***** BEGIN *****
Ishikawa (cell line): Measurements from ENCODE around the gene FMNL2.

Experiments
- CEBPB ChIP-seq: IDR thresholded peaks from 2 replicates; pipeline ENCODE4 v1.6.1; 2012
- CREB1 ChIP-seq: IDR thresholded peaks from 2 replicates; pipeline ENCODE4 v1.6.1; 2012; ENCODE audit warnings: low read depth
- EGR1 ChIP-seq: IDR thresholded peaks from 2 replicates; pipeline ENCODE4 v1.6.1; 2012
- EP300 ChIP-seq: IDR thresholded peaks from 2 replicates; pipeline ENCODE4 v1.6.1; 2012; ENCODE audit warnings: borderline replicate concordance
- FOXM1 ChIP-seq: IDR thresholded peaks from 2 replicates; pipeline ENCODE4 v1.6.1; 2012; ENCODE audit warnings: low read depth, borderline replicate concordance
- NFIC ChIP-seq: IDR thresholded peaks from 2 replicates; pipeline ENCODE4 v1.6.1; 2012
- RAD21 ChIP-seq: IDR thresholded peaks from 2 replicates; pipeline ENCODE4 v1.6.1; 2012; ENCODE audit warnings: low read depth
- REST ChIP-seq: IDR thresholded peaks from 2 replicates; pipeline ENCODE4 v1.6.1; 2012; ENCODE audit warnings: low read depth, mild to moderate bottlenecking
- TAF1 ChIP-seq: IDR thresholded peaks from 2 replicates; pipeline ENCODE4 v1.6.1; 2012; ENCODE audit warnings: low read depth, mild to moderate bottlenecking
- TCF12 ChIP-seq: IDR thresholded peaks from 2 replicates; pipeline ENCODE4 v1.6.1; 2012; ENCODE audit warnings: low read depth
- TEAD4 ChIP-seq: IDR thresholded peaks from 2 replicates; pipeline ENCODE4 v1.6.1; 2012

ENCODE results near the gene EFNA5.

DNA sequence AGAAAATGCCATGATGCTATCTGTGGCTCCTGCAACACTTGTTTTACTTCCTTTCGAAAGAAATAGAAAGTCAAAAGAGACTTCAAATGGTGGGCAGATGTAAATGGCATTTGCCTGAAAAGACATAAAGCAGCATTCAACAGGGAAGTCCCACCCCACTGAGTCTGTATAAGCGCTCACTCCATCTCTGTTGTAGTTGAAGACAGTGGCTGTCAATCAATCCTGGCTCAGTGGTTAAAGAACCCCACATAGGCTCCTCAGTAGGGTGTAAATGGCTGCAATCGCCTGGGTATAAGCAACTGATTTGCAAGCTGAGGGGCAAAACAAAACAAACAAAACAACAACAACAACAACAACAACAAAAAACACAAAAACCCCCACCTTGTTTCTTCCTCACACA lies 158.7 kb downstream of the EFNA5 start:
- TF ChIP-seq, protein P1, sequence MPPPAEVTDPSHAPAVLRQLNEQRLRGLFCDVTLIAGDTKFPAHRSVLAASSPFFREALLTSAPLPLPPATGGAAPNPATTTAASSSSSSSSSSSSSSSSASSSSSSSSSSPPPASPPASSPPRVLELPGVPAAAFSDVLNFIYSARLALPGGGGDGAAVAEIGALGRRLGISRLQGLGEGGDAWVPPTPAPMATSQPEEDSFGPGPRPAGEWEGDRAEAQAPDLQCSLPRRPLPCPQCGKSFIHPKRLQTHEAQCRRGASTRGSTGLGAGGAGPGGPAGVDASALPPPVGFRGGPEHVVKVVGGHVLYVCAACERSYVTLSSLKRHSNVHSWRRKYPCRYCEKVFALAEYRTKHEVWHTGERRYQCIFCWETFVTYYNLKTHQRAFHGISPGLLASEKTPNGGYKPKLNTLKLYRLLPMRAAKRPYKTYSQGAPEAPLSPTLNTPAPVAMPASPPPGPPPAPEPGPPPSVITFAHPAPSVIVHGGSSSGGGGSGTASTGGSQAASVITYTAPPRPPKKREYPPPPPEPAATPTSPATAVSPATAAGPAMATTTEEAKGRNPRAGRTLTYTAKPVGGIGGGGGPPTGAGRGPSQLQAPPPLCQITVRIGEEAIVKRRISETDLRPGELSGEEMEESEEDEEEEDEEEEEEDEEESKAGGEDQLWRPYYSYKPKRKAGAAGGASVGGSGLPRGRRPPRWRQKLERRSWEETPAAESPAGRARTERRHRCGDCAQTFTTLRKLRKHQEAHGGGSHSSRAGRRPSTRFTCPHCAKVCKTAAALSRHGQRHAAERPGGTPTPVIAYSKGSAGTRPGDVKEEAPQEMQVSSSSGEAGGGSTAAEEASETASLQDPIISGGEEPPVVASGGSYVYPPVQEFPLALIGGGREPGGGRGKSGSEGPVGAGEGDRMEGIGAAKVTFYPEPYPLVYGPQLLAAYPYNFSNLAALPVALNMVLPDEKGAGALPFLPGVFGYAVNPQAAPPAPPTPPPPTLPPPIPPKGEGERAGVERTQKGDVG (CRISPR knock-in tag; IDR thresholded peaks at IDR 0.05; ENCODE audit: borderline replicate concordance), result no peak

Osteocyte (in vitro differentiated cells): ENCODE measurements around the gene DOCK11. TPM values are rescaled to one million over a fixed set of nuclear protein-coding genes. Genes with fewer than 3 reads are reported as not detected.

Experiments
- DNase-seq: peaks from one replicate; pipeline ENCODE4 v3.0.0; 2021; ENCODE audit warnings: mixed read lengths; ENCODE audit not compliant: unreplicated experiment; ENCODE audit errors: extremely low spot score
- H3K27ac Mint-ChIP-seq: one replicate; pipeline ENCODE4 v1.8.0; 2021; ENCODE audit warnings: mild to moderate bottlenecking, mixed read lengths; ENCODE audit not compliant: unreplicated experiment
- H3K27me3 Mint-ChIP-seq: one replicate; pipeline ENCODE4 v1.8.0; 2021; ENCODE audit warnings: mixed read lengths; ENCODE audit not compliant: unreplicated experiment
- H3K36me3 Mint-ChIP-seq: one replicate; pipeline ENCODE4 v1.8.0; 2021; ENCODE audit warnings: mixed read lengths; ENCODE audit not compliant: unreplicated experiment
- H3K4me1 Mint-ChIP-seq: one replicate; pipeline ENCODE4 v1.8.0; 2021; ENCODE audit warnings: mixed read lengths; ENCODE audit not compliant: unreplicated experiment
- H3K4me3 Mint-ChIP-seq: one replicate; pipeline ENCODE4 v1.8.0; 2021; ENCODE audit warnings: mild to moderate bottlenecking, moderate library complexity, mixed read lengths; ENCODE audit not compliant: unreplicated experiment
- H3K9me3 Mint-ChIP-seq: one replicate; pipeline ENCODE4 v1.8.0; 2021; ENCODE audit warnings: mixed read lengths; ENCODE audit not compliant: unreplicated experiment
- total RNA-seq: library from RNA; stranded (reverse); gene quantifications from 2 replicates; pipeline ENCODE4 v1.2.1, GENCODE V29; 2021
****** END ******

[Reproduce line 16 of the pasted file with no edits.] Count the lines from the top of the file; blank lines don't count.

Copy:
- TF ChIP-seq, protein P1, sequence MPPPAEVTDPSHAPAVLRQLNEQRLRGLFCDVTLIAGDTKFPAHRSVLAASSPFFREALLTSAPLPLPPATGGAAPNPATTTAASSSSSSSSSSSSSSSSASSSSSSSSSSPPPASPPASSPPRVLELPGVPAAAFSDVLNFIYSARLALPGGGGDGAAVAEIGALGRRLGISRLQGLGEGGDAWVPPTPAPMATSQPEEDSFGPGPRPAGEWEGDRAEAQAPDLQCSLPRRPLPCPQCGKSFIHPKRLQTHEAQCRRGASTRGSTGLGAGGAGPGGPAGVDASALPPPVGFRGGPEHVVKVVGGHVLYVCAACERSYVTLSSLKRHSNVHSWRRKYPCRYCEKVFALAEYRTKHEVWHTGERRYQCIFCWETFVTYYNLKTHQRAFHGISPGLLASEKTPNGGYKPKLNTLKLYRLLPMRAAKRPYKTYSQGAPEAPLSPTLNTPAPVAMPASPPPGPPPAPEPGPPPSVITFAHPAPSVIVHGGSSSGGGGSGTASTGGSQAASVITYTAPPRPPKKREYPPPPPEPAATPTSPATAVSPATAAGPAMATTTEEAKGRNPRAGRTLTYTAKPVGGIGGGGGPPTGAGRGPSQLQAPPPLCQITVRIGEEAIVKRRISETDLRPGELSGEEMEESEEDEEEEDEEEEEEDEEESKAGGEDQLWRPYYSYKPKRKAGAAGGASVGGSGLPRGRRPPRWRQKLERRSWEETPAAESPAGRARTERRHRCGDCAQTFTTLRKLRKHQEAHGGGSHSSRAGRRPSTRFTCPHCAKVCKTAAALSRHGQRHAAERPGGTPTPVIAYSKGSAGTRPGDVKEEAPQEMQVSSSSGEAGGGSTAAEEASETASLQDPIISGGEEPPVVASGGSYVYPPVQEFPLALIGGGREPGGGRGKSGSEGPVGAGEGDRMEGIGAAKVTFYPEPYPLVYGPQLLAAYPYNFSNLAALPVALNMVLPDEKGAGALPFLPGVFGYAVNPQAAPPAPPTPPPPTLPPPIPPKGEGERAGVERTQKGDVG (CRISPR knock-in tag; IDR thresholded peaks at IDR 0.05; ENCODE audit: borderline replicate concordance), result no peak